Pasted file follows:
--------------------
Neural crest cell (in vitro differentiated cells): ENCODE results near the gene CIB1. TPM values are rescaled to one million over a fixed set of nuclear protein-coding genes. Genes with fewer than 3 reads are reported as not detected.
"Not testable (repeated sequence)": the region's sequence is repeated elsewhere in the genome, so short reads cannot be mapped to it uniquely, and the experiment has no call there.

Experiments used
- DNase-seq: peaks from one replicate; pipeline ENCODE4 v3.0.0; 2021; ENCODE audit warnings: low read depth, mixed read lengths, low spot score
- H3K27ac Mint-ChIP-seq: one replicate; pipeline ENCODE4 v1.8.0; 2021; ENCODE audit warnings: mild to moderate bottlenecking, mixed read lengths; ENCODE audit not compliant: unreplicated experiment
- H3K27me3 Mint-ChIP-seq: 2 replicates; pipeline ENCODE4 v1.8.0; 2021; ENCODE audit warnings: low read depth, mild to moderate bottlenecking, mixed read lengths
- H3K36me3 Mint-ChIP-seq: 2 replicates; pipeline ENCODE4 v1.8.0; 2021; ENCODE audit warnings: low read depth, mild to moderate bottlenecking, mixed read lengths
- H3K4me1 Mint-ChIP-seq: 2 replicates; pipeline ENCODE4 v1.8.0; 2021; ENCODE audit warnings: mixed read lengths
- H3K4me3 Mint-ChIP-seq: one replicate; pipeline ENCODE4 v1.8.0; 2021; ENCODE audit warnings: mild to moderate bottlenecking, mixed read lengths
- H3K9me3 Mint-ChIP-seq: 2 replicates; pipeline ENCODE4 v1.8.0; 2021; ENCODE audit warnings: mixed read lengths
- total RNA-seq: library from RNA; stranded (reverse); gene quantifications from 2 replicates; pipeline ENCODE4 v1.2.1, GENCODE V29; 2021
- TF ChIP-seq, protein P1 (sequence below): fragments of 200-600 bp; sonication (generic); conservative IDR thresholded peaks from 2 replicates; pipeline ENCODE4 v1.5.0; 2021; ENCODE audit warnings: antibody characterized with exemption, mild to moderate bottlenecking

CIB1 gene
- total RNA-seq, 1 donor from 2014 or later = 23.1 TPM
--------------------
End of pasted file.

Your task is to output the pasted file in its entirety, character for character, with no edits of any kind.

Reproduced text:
Neural crest cell (in vitro differentiated cells): ENCODE results near the gene CIB1. TPM values are rescaled to one million over a fixed set of nuclear protein-coding genes. Genes with fewer than 3 reads are reported as not detected.
"Not testable (repeated sequence)": the region's sequence is repeated elsewhere in the genome, so short reads cannot be mapped to it uniquely, and the experiment has no call there.

Experiments used
- DNase-seq: peaks from one replicate; pipeline ENCODE4 v3.0.0; 2021; ENCODE audit warnings: low read depth, mixed read lengths, low spot score
- H3K27ac Mint-ChIP-seq: one replicate; pipeline ENCODE4 v1.8.0; 2021; ENCODE audit warnings: mild to moderate bottlenecking, mixed read lengths; ENCODE audit not compliant: unreplicated experiment
- H3K27me3 Mint-ChIP-seq: 2 replicates; pipeline ENCODE4 v1.8.0; 2021; ENCODE audit warnings: low read depth, mild to moderate bottlenecking, mixed read lengths
- H3K36me3 Mint-ChIP-seq: 2 replicates; pipeline ENCODE4 v1.8.0; 2021; ENCODE audit warnings: low read depth, mild to moderate bottlenecking, mixed read lengths
- H3K4me1 Mint-ChIP-seq: 2 replicates; pipeline ENCODE4 v1.8.0; 2021; ENCODE audit warnings: mixed read lengths
- H3K4me3 Mint-ChIP-seq: one replicate; pipeline ENCODE4 v1.8.0; 2021; ENCODE audit warnings: mild to moderate bottlenecking, mixed read lengths
- H3K9me3 Mint-ChIP-seq: 2 replicates; pipeline ENCODE4 v1.8.0; 2021; ENCODE audit warnings: mixed read lengths
- total RNA-seq: library from RNA; stranded (reverse); gene quantifications from 2 replicates; pipeline ENCODE4 v1.2.1, GENCODE V29; 2021
- TF ChIP-seq, protein P1 (sequence below): fragments of 200-600 bp; sonication (generic); conservative IDR thresholded peaks from 2 replicates; pipeline ENCODE4 v1.5.0; 2021; ENCODE audit warnings: antibody characterized with exemption, mild to moderate bottlenecking

CIB1 gene
- total RNA-seq, 1 donor from 2014 or later = 23.1 TPM